If only . . .
What this likely means is that we can expect the Supreme Court to start reviewing a few of the more important gun control cases now percolating in the lower courts. Whether the issue is the validity of bans on so-called assault rifles, the length of waiting periods before people can buy guns or requirements for people to receive concealed-carry permits, our nation’s highest court may well start imposing its will on the gun measures of all 50 states and many cities and towns.
Kennedy’s uncertain swing vote is simply no longer an obstacle. Whether another conservative justice, most likely Chief Justice John Roberts, will step in to allow these difficult and complex issues to be decided at the state and local levels is anyone’s guess.
Sadly, I wouldn’t bet on it.
Translated from the Italian, where individual gun rights is gaining support . . .
Licenses for firearms up 13.8% in a year (a firearm is already in the homes of almost 4.5 million Italians). Crimes declining (-10.2% in the last year), but fears and insecurity multiply
One thing is the objectivity of the facts. Other perception. Even if the crimes in Italy in a year have decreased by 10.2%, citizens feel less and less secure. The latest Censis report on security (in collaboration with Federsicurezza) says so. Wishing or buying a weapon in order to defend itself has become a fairly common practice: there are already 4.5 million houses, and in a year the licenses for firearms have increased by 13.8%.
The most common are the licenses for shooting, the easiest to obtain: they are almost 585 thousand, + 21.1% in a year. And they could still grow: 39% of Italians, almost one in four, are in favor of introducing less stringent criteria for the possession of a firearm for personal defense. The figure shows a sharp increase compared to the 26% recorded in 2015.
Huh . . .
The Army awarded Sig Sauer a January 2017 contract worth up to $580 million over 10 years. To date, the Army has obligated approximately $8 million, according to CRS.
The Army currently plans to buy 238,215 systems. The other military services intend to use the Army’s contract to buy weapons. The Air Force announced that it will buy 130,000 compact weapons and the Navy intends to field 70,000 compact versions of the weapon. The Marine Corps plans to buy 35,000 MHS, according to its proposed fiscal 2019 budget.
The only problem of doing a cost analysis of the MHS program is that “under the terms of the contract, the Army cannot release unit price data,” the CRS states.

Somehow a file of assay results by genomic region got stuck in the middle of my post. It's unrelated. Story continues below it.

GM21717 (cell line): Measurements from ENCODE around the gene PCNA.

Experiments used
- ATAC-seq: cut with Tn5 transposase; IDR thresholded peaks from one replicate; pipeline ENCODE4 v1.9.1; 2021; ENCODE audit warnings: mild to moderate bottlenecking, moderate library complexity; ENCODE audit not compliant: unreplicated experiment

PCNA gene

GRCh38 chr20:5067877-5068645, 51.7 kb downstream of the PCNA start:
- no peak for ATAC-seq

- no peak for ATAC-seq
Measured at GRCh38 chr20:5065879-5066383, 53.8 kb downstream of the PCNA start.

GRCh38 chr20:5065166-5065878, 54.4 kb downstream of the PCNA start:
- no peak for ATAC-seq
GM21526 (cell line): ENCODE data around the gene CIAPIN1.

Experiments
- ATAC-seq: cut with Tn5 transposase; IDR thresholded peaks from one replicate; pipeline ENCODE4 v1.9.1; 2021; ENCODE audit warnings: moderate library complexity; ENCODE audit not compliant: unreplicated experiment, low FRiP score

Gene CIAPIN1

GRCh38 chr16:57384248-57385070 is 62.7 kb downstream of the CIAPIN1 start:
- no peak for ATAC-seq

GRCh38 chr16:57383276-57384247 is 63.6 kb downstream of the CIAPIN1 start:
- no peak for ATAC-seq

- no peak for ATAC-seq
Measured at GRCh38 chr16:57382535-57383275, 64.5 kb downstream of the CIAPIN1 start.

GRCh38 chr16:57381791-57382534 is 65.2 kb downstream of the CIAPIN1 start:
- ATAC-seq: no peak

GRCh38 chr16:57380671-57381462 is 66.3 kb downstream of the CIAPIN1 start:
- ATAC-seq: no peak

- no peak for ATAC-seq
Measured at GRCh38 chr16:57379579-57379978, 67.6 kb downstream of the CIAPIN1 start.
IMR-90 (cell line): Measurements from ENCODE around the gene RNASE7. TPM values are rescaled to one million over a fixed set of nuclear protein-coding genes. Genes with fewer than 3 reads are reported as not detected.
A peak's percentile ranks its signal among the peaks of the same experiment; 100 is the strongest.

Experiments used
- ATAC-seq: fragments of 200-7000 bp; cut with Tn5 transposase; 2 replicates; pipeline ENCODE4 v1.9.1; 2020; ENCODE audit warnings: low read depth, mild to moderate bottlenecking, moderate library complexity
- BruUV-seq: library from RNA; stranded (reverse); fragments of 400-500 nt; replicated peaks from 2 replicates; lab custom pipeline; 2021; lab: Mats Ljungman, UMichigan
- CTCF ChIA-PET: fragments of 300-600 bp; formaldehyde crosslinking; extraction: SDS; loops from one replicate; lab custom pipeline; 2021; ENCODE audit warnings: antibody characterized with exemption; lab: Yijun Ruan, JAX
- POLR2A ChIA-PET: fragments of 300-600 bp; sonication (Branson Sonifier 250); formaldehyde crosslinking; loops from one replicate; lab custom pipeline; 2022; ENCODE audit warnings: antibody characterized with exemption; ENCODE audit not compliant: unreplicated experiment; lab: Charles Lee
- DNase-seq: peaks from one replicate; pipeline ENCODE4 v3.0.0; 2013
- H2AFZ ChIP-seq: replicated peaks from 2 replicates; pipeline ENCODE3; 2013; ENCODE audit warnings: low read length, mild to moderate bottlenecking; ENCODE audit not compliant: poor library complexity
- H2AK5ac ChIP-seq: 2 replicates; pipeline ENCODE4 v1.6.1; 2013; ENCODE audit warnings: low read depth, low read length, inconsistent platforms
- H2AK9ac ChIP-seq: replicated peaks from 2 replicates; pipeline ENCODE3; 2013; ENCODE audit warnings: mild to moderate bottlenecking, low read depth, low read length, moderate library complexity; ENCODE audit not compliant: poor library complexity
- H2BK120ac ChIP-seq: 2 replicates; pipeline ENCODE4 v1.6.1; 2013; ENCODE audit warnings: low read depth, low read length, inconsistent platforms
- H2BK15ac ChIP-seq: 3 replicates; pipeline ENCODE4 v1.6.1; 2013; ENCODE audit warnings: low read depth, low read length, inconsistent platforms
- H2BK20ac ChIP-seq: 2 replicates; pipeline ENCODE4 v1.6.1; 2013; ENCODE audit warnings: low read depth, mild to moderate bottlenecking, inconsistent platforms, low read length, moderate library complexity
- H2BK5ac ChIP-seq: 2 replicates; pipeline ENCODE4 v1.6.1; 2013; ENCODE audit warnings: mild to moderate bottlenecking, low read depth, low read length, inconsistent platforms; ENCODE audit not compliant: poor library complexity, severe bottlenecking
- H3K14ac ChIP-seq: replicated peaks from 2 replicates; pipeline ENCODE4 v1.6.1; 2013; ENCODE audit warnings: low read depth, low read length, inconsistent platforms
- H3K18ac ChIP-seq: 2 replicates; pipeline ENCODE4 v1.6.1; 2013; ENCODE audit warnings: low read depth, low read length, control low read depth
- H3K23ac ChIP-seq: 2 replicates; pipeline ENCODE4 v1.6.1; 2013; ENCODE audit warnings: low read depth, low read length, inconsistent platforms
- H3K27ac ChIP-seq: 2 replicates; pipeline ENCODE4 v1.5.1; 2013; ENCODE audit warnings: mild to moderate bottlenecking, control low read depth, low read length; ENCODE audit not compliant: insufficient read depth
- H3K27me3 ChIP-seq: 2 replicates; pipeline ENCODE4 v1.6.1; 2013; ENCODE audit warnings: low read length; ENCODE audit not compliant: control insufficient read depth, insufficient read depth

This isn’t a good sign . . .
The Ohio legislature’s standoff over “Stand Your Ground” has been pushed back to the fall.
Though the Ohio House widely expected on Wednesday to pass HB 228, the chamber delayed the vote until after summer break – and possibly after November’s election.
“Stand Your Ground,” which is supported by pro-gun groups, removes the requirement for people to retreat before using deadly force in self-defense. It also places the burden of proof on prosecutors, instead of requiring defendants in self-defense cases to prove they’re not guilty.
Is there no middle ground? What would happen if, after talking for a month in a closed, moderated Facebook group, these proponents from either side offered what they separately considered to be reasonable, sensible solutions to curbing gun violence? What new legislation and government policies would either side propose if they tried to avoid ideas they knew would never fly ?
Advance Local, its member websites including Cleveland.com, and San Francisco-based Spaceship Media convened 150 people from early April through early May in a closed, moderated Facebook discussion called “Guns, an American Conversation.”
The point of this dialogue journalism was not to change anyone’s mind. Rather, it was for participants to better understand how and why people with opposite views in a politically divisive time come to their separate opinions. The conversation, occurring practically around the clock and across three time zones, took place in the aftermath of the school shooting that killed 17 at a Parkland, Florida, high school in February.
When the dialogue was over, we picked six people in the group — three each from opposite ends of the gun-control spectrum — and worked with them to see how they’d recommend dealing with excessive gun violence.
Heartbroken to once again hear of another mass shooting tragedy in America, this time at a newspaper in Annapolis. When will the Republicans who control Congress have the courage to buck the NRA and act on gun safety bills to stop the next shooting?
— Senator Dick Durbin (@SenatorDurbin) June 28, 2018
Thought that just went through my mind: This is what Putin does to reporters. #Annapolis
— Ladd Everitt (@LaddEveritt) June 28, 2018
— Shannon Watts (@shannonrwatts) June 28, 2018